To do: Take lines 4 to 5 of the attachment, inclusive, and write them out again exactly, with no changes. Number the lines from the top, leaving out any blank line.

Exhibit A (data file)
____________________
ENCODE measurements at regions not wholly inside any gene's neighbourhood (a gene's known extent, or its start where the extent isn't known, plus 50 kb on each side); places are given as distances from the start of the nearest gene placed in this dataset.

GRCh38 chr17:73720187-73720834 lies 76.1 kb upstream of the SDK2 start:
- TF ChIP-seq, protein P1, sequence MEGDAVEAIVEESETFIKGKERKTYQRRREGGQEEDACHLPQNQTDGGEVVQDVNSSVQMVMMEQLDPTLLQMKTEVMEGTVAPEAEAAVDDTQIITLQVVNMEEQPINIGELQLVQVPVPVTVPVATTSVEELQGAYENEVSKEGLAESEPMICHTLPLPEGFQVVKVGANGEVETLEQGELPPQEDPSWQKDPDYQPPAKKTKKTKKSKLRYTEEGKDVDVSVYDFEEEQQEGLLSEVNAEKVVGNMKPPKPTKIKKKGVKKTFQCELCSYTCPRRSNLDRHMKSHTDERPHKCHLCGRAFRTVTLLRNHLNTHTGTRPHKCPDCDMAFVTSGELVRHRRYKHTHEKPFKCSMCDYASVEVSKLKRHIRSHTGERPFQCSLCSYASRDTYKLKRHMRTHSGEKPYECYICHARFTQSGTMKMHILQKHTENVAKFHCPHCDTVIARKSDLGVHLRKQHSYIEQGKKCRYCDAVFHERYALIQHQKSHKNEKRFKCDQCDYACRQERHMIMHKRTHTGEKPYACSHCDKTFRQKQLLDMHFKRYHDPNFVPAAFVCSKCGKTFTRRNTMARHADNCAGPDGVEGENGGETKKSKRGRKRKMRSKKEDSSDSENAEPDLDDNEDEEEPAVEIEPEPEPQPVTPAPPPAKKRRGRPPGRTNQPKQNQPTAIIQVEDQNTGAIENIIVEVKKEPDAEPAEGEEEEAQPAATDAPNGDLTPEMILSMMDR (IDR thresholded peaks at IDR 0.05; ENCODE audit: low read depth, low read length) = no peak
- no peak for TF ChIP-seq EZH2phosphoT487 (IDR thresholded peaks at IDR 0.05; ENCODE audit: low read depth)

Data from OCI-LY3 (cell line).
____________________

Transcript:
- no peak for TF ChIP-seq EZH2phosphoT487 (IDR thresholded peaks at IDR 0.05; ENCODE audit: low read depth)

Data from OCI-LY3 (cell line).